75895 Speed Champions Porsche 911 Turbo 3.0 | Set Preview

It’s a new set day here at TLCB, as LEGO have revealed their latest officially-licensed entry into the Speed Champions line-up from old favourite Porsche; the most excellent looking 75895 Porsche 911 Turbo 3.0.

If 75895 looks familiar that’s because it is, as LEGO have recycled the design from 2018’s 75888 set, but Porsche have been recycling the 911’s design for decades now so if anything that makes it more authentic.

Featuring 180 pieces including a new-if-slightly-douchbaggy-mini-figure (wearing luxury car-branded clothing is never OK), 75895 includes rubber tyres, a removable windshield to give access to the cockpit, bespoke ‘Porsche’ and ‘Turbo’ decals, and a set of cones which – this being a 1970s Porsche – you can run over as you career off the road in a snap-oversteer/turbo-lag induced moment.

The new Speed Champions 75895 Porsche 911 Turbo 3.0 set will cost around $15 when it reaches stores in August of 2019 and we like it very much. Thumbs up LEGO.

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Not a Car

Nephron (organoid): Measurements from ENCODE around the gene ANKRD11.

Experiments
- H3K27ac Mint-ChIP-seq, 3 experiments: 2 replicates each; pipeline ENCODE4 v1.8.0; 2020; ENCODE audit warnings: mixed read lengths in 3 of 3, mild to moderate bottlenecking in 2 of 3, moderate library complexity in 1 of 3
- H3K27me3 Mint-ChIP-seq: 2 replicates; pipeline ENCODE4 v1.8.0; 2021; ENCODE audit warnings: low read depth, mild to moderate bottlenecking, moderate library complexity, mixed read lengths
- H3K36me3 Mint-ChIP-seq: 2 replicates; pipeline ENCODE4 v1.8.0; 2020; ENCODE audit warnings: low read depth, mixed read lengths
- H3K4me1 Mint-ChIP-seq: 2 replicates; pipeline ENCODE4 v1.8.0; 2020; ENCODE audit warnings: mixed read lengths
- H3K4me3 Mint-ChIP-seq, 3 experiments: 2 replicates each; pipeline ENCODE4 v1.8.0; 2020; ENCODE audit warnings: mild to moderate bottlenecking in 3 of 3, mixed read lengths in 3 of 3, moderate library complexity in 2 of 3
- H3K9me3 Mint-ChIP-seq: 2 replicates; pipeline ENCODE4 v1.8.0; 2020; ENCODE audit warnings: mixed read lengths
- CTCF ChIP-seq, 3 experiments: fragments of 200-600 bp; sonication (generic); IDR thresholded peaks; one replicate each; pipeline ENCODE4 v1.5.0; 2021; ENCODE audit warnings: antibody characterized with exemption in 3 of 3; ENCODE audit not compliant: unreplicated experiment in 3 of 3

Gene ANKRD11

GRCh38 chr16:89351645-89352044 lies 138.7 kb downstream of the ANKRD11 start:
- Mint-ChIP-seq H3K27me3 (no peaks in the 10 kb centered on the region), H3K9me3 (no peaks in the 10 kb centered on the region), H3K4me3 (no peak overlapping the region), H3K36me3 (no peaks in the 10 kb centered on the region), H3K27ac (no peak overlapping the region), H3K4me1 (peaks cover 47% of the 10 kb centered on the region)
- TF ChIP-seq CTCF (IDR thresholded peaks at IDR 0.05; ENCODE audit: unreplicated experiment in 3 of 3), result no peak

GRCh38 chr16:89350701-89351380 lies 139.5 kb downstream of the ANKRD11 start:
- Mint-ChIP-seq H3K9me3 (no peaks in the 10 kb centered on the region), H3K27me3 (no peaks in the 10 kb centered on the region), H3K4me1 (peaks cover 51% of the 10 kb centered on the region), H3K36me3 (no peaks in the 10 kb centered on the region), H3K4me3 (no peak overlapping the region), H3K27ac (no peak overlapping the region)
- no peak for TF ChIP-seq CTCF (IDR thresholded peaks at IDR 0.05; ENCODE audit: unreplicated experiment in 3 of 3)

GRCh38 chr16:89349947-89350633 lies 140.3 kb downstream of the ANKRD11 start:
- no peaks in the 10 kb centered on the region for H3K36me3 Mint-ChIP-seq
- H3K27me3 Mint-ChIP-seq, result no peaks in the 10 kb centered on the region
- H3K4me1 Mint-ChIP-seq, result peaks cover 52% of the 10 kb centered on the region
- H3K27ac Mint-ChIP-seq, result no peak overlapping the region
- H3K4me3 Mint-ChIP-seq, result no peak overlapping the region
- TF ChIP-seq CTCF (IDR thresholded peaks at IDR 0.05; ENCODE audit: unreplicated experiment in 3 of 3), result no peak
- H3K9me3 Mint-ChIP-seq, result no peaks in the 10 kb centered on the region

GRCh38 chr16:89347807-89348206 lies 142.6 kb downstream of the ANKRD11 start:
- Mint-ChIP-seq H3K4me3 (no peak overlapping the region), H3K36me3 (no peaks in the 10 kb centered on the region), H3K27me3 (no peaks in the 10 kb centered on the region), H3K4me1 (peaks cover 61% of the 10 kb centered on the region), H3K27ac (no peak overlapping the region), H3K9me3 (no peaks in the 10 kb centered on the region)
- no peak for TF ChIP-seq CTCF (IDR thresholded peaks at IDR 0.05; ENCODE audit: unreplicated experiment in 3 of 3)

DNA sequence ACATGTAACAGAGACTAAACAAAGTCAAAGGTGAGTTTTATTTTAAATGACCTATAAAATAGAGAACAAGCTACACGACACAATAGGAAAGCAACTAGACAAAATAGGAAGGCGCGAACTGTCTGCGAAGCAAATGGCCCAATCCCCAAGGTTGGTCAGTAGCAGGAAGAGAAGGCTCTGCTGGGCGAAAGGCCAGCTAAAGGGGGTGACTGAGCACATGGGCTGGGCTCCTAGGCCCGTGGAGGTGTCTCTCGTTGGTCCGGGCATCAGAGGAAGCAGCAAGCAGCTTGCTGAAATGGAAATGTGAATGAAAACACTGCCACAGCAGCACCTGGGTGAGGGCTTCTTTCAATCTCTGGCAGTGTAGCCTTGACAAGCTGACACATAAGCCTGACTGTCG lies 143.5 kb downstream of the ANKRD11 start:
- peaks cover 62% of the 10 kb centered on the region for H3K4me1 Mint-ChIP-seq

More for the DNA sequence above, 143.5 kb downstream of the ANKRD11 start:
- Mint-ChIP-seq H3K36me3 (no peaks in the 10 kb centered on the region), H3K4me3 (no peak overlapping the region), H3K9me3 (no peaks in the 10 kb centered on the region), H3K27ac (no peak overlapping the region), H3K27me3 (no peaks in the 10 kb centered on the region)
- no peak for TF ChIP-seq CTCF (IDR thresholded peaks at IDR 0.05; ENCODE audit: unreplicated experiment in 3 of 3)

This creation is, clearly, not a car. However it does sport a classic Honda racing livery, however unintentionally, and that’s good enough to grab our attention! Blake Foster is the builder behind this ‘Pegasus Class Anti-Frigate Attack Fighter’ and there’s more to see of his superbly executed design on Flickr.

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Another Defender

No not that Technic Land Rover Defender, this is the original (it’d be embarrassing if someone thought the new 42110 official Land Rover Defender set was the old one wouldn’t it?…), in North American specification if we’re not mistaken.

The Defender was sold for just a few short years in the United States making it a very rare (and now very cool) vehicle there. As a result prices for Defenders in the U.S have gone insane, which gives us serious inclination to export a few from our home nation, where they can be bought for a few grand and a packet of crisps.

The other alternative is to build your own, which is exactly what Kevin Moo has done with this excellent fully remote controlled Technic version. Underneath the realistic U.S-Spec exterior is a complete four-wheel-drive system with working suspension and remote control steering, plus there are opening doors, a brick-built hard-top, and an authentically spartan interior.

There’s more to see of Kevin’s creation on Flickr and at the Eurobricks discussion forum – click the links to take a look, and you can check out our preview of the upcoming officially licensed Land Rover Defender Technic set (which also inadvertently previews the actual new Land Rover Defender) by clicking here.

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Blast Off!

Surely reading out the countdown is the best job in the space industry? See more of Lia Chan‘s utterly brilliant ‘KSC Launch Complex 39B’ on Flickr. 10… 9… 8…